After my first batch of tests, I think it's time for having a closer look at the ergonomics of the commands, both harware buttons and software options.
6- Command ergonomics
There are 4 levels of commands in the K-7:
Level 1 - Hardware buttons
- Hardware buttons
- Shortcut buttons
- Info panel
- Menu panel
One of the major features of the K-7 is the ability to operate it as a film camera, without relying on software menues and options shown on the back LCD.
The following parameters are managed directly by specific hardware :
- Mode: full auto (green) P, Sv Tv, Av, TAv, M, B, X, USER, film, by the Mode dial (left)
- Speed and aperture: by front and rear dials (right)
- ISO: button plus rear dial (right)
- Compensation (+/-) : button plus rear dials (right)
- Flash: pop-up button
- RAW: button
- Back to standard parameters: green button
- AF: button or half-pressed trigger
- AF mode: auto, selection (one zone out of 11, with the 4-keypad) or spot
- Light measurement: auto, central, spot, by sub-dial (left)
- Depth of field check: sub-dial under the trigger
- AE-lock: button
The top LCD provides enough information with all common parameters (speed, aperture, ISO, compensation, ...).
As an option, the rear panel could display the common parameters. I've unchecked that option: I'd rather prefer the top LCD.Level 2 - Shortcut buttons
The 4-keypad provides shorcut to
- Shooting mode (up-key): continuous, timer, remote, ...
- Color mode (right-key): natural, enhanced, portrait, landscape, bright, down, B&W
- Flash management (down-key): forced, red-eyes, slow, first curtain, second curtain, remote, exposure bracketing
- White balance managemet (left-key): auto, sun, clouds, lamp, tungsten, flash, manual
The rear LCD is used. The ok button validates and the Menu button cancels.
I'm really missing the loss of the hardware button for exposure bracketing. Level 3 - Info panel
The Info button shows a full single panel on the rear LCD.
Select the parameter you want to change with the 4-keypad and adjust the value with th front and rear dials (right)
- ISO auto; lower and higher value
- P-mode: auto, normal, MTF, fast, depth of field; ...
- High light compensation
- Shadows compensation
- Distorsion compensation
- Enhanced bracketing: white balance, hue, saturation, sharpness, contrast, ...
- Digital filter
- Color aberration
- File format: JPEG and/or RAW
- Pixels used: from 2 up to 14 M
- JPEG quality: from * up to ****
- Shake reduction
No more hardware button for shake reduction.Level 4 - Menu panel
The Menu button brings a rash of 15 different screens on the rear LCD.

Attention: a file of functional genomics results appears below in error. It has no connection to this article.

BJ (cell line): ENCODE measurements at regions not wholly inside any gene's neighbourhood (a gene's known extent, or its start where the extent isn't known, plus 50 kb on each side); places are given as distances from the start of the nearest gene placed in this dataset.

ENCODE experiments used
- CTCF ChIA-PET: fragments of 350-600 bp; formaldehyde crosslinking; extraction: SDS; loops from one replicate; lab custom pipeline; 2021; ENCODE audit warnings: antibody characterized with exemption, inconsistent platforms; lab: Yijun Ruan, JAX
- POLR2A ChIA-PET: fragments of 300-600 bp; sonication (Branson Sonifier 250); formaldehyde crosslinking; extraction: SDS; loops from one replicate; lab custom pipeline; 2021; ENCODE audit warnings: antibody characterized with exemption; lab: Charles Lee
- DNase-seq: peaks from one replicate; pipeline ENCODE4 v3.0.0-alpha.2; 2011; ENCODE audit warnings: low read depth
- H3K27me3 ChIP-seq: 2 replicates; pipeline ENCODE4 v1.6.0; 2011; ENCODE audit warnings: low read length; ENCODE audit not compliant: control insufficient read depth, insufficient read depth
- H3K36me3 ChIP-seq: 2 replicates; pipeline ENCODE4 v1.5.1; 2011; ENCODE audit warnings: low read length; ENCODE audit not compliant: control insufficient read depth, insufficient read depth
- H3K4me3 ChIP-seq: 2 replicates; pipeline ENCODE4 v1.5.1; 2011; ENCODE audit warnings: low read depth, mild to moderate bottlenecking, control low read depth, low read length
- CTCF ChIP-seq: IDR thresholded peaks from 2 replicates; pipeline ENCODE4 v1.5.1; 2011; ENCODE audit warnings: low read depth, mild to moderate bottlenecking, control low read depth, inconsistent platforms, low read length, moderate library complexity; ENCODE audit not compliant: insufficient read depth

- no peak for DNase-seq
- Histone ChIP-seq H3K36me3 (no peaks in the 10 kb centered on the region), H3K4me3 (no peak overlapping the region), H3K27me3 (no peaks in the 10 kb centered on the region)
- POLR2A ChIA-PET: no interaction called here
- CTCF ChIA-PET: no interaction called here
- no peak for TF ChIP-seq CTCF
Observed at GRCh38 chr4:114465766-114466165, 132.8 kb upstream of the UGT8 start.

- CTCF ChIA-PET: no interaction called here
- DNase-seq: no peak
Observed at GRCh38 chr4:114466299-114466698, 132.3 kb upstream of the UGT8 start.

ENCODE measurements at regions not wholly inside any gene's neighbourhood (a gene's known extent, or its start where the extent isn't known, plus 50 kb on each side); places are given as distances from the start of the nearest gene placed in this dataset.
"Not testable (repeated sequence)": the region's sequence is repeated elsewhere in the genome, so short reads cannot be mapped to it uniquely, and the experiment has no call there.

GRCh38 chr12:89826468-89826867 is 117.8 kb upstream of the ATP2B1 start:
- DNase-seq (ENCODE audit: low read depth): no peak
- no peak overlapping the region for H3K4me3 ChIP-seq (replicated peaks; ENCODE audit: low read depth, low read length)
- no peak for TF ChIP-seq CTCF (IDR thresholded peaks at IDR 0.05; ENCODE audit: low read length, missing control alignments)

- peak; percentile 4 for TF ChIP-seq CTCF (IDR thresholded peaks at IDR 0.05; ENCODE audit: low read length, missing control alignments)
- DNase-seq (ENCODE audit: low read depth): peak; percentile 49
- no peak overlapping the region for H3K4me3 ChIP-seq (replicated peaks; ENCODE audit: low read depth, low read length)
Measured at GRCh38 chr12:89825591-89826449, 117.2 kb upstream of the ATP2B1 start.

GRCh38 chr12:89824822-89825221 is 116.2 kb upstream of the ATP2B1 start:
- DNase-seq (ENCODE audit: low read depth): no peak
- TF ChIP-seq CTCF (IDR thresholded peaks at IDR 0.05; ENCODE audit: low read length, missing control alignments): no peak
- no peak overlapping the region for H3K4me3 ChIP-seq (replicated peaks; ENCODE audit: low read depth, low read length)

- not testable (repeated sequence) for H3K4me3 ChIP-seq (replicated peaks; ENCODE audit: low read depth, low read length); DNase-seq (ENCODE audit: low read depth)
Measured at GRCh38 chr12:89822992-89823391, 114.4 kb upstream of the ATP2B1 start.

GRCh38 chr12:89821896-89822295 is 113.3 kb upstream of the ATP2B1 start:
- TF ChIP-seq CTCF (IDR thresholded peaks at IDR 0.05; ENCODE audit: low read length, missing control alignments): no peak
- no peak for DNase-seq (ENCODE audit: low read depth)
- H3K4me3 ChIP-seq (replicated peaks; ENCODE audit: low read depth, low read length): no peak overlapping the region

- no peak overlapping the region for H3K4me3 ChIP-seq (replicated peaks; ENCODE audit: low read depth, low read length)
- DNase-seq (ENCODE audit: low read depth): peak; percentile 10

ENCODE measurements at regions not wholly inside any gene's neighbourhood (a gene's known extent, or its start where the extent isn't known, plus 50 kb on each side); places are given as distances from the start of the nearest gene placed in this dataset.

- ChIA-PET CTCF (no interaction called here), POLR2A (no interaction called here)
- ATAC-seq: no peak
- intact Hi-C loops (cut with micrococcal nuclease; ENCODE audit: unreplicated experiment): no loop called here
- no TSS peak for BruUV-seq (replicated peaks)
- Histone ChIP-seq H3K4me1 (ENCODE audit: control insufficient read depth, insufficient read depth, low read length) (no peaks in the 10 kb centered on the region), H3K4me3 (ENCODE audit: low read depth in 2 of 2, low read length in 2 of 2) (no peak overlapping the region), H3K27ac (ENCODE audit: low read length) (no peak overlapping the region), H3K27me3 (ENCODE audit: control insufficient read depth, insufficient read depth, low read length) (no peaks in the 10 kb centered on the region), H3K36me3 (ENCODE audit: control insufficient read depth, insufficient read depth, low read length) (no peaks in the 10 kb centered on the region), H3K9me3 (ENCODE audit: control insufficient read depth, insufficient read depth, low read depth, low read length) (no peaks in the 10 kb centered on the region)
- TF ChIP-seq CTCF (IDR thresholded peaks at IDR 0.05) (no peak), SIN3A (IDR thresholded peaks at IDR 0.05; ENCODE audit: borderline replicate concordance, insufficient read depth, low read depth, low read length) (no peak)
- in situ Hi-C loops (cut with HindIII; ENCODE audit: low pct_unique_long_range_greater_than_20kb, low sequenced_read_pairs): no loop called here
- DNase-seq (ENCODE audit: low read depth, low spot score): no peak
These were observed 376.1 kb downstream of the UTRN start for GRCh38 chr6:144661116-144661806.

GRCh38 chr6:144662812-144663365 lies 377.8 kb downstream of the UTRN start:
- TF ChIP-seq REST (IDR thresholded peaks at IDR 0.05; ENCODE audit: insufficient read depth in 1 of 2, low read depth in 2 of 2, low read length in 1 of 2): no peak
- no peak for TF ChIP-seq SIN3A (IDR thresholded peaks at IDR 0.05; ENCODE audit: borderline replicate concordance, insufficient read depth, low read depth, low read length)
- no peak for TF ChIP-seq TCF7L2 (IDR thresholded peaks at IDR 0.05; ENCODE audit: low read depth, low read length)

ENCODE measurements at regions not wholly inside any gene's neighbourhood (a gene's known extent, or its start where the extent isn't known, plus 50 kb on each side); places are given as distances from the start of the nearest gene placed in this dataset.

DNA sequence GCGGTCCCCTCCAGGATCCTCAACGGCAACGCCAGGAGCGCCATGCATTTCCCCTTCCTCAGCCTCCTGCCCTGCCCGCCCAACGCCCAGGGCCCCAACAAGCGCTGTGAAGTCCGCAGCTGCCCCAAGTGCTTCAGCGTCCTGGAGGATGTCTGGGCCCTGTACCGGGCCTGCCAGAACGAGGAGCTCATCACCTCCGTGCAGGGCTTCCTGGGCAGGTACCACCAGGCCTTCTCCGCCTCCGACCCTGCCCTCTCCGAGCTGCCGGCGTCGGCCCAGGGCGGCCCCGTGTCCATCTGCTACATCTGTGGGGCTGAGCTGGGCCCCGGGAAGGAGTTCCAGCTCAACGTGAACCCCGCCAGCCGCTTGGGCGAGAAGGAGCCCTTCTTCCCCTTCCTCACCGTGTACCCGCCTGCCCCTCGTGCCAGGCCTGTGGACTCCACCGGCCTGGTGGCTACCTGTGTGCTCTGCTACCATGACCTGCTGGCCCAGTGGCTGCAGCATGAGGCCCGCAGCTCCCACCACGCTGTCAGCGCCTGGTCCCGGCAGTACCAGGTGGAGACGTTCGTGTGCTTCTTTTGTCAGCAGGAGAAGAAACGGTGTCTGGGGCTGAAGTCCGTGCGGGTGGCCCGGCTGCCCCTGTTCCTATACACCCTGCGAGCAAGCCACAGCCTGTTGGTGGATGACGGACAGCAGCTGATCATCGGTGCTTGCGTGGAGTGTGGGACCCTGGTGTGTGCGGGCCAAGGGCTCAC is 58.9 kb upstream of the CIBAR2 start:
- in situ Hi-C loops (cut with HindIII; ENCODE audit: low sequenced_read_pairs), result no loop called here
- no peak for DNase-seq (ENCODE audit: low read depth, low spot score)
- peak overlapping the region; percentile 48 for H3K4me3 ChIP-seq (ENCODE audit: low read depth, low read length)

Among many, many other parameters,
- P-mode: (again)
- Enhanced bracketing (again)
- HDR (again)
- Digital filter (again)
- Multiple exposures
- Electronic horizon with automatic correction
All this, and especially the 4 levels of commands, may look complicated at first glance. At the contrary: each level is carefully designed. Most commands are at level 1 with no need for reading the rear LCD. If more commands are needed, try level 2 with the shortcut buttons. If the solution isn't provided, escalate to level 3 through the info button. Last solution is level 4 with the menu button. Please, avoid using that level 4 on the field
Consider level 1 as consistent with a film camera. Level 2 manages the digital aspects of the SLR (as white balance) and provides some electronic assistance (as timer or remote). Level 3 features sophisticated processes such as color and distorsion aberration or HDR. Level 4 is more oriented at tweaking the camera at home before going to the fields.
The truth is, I was first disappointed and disoriented by so many levels and so many options. The user manual only lists the options one after the other, without providing a clue on the philosophy behind the 4 levels and the purpose of each one. The K10D had only 2 levels, corresponding to level 1 and level 4, but obviously didn't feature so many options.
But after half an hour, I felt at home. Sure, I've been prepared by many years with the K10D
. However, during my first batch of tests, I used level 1 most of the time, level 2 occasionally mainly for white balance, level 3 maybe twice and level 4 never.
I'm confident that, after a short learning period, each user would prioritize the options to use regarding the needs, and then find the best way to deal with those four different levels
Sorry, it has been a long and wordy post
with no pictures, but dealing with so many options may be confusing. But I'm convinced that, when the logic behind those four levels is clearly stated, everything becomes obvious and easy to enjoy
[:idea: EDIT] I've added some pictures to ease the reading